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Everything You Need To Know About Pomsky (Pomeranian Husky Mix)

Dog Breeds, Dogs

Last Updated - May 30, 2023

The Pomeranian Husky mix breed, also known as Pomsky, has recently gained popularity among dog lovers, and it is for good reasons too! 

Pomsky is a mix between Pomeranian and Siberian Husky. Siberian husky combined with Pomeranian, Pomsky have the majestic look of a Siberian Husky and the fluffy adorability of a Pomeranian. This irresistibly fluffy and cute small-size mixed breed dog is a great alternative for pet lovers who love huskies but don't have the space for a purebred husky as this breed is apartment living friendly.

Let's take a look at some of the characteristics of the cute Pomeranian Husky so you can decide if this little mischievous breed is right for you. 

Breed Characteristics


Apartment Living

How easily a dog deals with living in an apartment. Despite the dog's size, you should also consider energy level, calmness, and friendliness.

Being Alone

Some breeds bond very closely with their family and are more prone to panic and separation anxiety when left alone. When left alone, they can become very destructive, bark, whine, chew and cause mayhem. These breeds do best in a home with a family member around during the day, can go to work with their owner, or recommend attending doggy day care if the owner is not home during the day.

Sensitivity Level

Low sensitivity dogs are easygoing, tolerant, and resilient. They can handle a noisy and chaotic household, a loud or assertive owner, and tolerate an inconsistent or variable routine.

Tolerate Cold Climate

Short coat and little to no coat breeds are vulnerable to cold climates. These breeds will have a low cold tolerance and need to live inside in a cool climate and should have a jacket or sweater on for chilly walks.

Tolerate Warm Climate

Breeds with a thick and double coat are vulnerable to overheating. Breeds with a short nose and flat face are also vulnerable as they can't pant as well to cool themselves off. If these breeds of dog live in a warm and humid environment, you will need to be extra cautious about taking them outdoor in the heat.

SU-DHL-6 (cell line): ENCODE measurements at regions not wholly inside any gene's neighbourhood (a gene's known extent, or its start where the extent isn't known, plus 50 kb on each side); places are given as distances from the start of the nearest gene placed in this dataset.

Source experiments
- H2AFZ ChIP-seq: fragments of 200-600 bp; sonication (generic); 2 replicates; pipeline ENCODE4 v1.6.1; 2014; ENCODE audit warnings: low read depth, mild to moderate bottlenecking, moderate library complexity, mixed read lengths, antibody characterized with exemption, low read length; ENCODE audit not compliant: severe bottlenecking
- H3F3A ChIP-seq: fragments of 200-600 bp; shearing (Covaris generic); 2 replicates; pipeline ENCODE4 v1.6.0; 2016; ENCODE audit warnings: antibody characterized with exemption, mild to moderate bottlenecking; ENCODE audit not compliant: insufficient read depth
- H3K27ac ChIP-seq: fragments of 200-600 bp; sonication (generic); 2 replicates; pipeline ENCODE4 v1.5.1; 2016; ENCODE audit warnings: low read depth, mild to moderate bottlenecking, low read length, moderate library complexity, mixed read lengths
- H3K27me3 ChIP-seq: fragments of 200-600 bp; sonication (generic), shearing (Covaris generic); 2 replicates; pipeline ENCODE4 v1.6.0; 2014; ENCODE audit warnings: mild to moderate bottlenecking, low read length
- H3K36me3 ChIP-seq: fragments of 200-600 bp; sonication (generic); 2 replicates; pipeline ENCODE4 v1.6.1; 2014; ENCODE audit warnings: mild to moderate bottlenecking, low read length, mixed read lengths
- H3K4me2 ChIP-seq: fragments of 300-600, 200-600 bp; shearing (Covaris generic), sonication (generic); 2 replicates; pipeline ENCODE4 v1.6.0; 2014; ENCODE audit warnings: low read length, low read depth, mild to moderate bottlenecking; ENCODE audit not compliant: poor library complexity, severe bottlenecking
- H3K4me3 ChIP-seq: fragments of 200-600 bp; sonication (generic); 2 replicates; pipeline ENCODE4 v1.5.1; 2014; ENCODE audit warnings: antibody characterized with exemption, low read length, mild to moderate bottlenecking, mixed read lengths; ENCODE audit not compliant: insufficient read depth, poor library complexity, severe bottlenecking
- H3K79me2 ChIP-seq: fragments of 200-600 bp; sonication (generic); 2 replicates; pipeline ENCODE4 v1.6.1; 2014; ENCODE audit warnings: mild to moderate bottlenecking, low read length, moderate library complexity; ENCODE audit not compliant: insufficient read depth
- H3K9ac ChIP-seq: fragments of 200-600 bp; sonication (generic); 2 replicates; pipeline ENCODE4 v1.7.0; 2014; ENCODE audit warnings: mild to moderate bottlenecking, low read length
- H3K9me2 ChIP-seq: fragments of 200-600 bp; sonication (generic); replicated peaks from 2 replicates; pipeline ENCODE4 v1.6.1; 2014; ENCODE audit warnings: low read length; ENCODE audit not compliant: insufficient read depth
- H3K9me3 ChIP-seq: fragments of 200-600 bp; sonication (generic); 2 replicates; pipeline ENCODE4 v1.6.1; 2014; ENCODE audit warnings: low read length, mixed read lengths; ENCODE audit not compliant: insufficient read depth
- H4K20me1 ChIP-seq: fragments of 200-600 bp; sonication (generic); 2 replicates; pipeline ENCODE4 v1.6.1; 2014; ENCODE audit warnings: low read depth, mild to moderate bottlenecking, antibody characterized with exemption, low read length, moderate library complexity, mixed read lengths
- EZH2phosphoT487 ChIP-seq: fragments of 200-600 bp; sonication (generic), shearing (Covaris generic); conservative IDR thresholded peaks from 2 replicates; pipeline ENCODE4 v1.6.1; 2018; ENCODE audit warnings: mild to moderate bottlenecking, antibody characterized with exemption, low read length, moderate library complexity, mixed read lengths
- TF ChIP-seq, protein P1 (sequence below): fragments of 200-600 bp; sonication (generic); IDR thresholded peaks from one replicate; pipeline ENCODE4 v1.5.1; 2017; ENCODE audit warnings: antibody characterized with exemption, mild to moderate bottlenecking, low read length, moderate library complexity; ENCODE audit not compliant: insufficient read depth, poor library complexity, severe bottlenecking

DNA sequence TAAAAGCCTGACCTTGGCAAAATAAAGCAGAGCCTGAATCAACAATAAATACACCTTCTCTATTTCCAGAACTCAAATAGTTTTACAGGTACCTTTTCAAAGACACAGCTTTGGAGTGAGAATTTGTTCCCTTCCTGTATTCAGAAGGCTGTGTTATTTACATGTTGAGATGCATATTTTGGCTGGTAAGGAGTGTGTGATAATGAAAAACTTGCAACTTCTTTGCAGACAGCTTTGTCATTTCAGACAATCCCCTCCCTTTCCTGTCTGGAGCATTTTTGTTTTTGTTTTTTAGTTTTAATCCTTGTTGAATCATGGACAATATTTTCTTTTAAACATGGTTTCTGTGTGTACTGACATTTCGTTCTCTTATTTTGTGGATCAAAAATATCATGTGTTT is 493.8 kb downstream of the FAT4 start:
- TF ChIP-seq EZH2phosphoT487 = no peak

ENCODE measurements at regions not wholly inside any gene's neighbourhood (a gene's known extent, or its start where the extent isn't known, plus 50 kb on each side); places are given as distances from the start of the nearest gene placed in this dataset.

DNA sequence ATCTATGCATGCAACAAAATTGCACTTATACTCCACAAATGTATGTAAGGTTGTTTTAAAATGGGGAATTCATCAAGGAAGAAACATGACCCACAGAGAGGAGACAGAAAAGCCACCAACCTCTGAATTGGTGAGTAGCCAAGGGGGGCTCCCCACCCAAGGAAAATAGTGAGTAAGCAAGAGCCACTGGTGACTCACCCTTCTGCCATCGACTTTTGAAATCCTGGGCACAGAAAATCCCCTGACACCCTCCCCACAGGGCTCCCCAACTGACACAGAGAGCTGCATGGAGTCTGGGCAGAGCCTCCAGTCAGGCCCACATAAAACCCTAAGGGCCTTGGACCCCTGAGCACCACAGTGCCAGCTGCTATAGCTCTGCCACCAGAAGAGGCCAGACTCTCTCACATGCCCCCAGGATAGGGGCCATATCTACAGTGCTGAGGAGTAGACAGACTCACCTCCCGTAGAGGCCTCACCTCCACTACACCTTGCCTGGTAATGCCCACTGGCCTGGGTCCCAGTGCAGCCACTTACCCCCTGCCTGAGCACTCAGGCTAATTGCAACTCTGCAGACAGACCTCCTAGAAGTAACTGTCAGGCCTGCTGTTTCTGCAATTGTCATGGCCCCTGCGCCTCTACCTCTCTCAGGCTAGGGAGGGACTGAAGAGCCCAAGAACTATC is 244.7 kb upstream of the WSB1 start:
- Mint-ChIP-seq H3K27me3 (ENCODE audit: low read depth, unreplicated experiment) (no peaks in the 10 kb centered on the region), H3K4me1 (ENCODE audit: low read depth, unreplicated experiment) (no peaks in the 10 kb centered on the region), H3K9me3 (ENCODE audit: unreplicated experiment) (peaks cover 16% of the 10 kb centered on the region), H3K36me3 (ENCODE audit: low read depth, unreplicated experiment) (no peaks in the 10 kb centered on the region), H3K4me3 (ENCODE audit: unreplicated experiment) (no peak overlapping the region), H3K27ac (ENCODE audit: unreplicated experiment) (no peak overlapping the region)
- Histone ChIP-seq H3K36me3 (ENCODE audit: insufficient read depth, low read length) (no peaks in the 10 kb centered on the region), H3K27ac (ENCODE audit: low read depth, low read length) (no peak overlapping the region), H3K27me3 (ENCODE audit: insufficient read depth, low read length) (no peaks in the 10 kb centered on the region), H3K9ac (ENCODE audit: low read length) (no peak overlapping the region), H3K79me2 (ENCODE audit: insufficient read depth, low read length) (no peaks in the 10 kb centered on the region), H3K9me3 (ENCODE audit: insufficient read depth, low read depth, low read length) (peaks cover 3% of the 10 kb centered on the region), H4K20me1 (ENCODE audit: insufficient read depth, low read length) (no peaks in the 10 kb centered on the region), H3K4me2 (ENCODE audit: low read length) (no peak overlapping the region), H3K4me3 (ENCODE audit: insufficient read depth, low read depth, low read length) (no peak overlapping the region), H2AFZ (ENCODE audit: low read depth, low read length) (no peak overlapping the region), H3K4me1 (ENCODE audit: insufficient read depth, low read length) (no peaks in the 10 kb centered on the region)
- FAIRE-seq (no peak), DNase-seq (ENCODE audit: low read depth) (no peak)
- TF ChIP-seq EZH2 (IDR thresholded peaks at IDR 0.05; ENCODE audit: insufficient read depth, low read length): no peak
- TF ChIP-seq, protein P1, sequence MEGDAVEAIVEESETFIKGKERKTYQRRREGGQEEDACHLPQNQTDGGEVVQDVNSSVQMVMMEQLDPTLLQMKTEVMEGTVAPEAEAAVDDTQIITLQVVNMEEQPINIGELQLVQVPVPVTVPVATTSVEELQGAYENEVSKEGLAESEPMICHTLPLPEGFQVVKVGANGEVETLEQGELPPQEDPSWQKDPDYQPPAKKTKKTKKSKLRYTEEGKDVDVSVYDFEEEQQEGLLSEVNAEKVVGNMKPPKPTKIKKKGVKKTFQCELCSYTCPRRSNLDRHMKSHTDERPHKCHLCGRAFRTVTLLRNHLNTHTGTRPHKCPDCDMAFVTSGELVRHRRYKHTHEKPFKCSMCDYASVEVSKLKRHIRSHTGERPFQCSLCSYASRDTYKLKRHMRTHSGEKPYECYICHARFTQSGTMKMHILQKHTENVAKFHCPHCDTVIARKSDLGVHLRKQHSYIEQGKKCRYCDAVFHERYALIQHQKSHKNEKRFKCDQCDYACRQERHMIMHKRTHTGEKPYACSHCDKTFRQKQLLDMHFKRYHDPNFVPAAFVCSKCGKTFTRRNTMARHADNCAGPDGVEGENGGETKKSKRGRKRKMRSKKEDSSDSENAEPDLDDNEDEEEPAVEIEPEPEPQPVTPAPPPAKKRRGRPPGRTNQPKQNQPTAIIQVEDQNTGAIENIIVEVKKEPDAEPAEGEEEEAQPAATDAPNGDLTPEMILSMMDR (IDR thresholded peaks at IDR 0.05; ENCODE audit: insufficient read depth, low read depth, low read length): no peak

Cat Friendly

Friendliness towards cats and humans is very different. Some breeds are gentle and accept cats readily as part of the family. Some breeds will chase, fight, or rough play with a cat and cause severe injury. However, no matter the breed, proper socialization, and training can improve the situation.

Dog Friendly

Friendliness towards other dogs. Some dogs may try to dominate other dogs and attack and fight, while others would rather play. However, no matter the breed, proper socialization, and training can improve the situation.

Family Friendly

How affectionate a breed is likely to be with family members or other people he knows well. Some breeds are independent, some breeds can be aloof with everyone but their owner, while others treat everyone they know like it's their best friend.
Breed, however, isn't the only factor affecting affection levels. Proper socialization and training can improve the situation.

Kid Friendly

Kid-friendly dogs should be gentle with children, be more tolerant of screaming and running children as well as other children's behavior.

Openness To Strangers

How welcoming a breed is likely to be towards strangers. Some dogs will greet a stranger with wagging tails, while others are shy, reserved, cautious, or aggressive. However, no matter the breed, proper socialization, and training can improve the situation. 

Health And Grooming

Coat Grooming Frequency

Amount of bathing, brushing, trimming, and professional grooming needs. Consider how much time, patience, and budget you have for this type of care when looking at the grooming effort needed. All breeds require regular nail trimming.

Drooling Level

Drool-prone dogs may drape ropes of slobber on your arm or wet spots on your clothes when they come over to say hello. If you've got a laid-back attitude toward slobber, fine. But if you are a neat freak, dogs that are drool prone may not be the right choice for you.

General Health

Due to poor breeding practices, some breeds are prone to certain genetic health problems. However, this doesn't mean that every dog of that breed will develop those diseases, and it just means that they're at an increased risk.
If you're adopting or rescuing a puppy, it's a good idea to find out which genetic illnesses are common to the breed you're interested in. You may also want to ask if your shelter or rescue has information about the physical health of your potential pup's parents and other relatives.
If you are purchasing from a breeder, be sure to do your research. Purchase from a reputable breeder and ask for the parent's health records to understand what potential health issue your pup may have.

Shedding Level

Amount and frequency of dog hair shedding.

If you are getting a dog, you'll need to deal with some level of dog hair on your clothes and in your house. However, shedding does vary greatly among the breeds. Some dogs shed year-round, some "blow" seasonally, some do both, and some shed hardly at all. 


Easy To Train

Easy-to-train dogs are more adept at forming an association between a prompt, an action, and a reward (such as treats, appraise, or toys). Other dogs need more time, patience, and repetition during training.


Dogs bred for jobs requiring decision-making, intelligence, and concentration, need to exercise their brains. Such as, dogs bred to run all day need to exercise their bodies. If they don't get the mental stimulation they need, they can become destructive and exhibit behaviors such as digging and chewing. Obedience training and interactive dog toys are good ways to give a dog a brain workout, as are dog sports and careers, such as agility and search and rescue.